Trans-Pacific spot rates jumped 8.6 percent this week from last week as U.S. importers scrambled to find space on vessels bound for the West Coast as a precaution against a possible East Coast port strike by the International Longshoremen’s Association.
The Drewry benchmark for shipping a 40-foot-equivalent unit container from Hong Kong to Los Angeles climbed to $2,711, the highest level in four weeks and third-highest for the year.
Negotiators for the ILA and United States Maritime Alliance met Wednesday and planned to return Thursday for a second day of negotiations to try to hammer out an agreement before their contract expires Sept. 30.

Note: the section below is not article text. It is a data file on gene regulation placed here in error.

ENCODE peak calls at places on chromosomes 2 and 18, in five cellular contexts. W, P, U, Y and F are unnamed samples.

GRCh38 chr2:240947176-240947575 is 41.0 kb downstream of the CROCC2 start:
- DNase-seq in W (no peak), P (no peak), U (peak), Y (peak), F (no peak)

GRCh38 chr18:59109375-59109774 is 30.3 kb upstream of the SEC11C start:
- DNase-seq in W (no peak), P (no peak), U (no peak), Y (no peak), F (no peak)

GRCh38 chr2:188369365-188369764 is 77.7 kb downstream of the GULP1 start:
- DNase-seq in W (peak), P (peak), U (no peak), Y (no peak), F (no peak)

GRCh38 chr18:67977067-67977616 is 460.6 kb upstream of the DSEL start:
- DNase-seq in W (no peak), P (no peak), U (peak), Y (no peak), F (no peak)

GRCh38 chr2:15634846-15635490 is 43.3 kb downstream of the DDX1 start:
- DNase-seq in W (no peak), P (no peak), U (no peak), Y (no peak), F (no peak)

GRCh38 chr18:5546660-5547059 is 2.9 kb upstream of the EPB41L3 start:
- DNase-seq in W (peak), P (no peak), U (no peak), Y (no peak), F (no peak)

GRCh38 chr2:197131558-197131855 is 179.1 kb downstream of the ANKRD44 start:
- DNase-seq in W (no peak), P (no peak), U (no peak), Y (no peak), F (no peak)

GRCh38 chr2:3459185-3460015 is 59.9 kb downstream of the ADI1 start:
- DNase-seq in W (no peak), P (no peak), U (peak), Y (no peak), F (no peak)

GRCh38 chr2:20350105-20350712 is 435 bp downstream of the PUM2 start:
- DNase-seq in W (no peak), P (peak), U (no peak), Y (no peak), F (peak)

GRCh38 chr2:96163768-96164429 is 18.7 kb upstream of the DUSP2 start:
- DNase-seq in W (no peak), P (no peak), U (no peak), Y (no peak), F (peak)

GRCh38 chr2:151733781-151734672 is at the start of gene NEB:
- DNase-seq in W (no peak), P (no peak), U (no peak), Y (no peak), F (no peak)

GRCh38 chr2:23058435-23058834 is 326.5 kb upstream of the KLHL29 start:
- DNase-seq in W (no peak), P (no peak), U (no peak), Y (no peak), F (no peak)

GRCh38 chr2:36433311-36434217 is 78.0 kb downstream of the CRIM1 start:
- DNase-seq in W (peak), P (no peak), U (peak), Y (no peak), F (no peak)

“In our view, the fears of port closures on the U.S. East Coast 10 days from now are starting to trigger more shipper demand for space to the West Coast from Asia,” said Philip Damas, division director of Drewry Supply Chain Advisors.
“The rate increases could well go much higher if the situation worsens and contingency plans become more widespread,” he said.
The Drewry benchmark declined 8.6 percent during the week of Aug. 20 to $2,496 per FEU and stayed at that level in the weeks since as importers awaited progress on the ILA-USMX negotiations. As the deadline drew nears, however, demand for space increased.
This week’s benchmark rate is 73.7 percent higher than it was in the same week of 2011 and 67.5 percent higher than in the first week of this year, when it was $1,832 per FEU.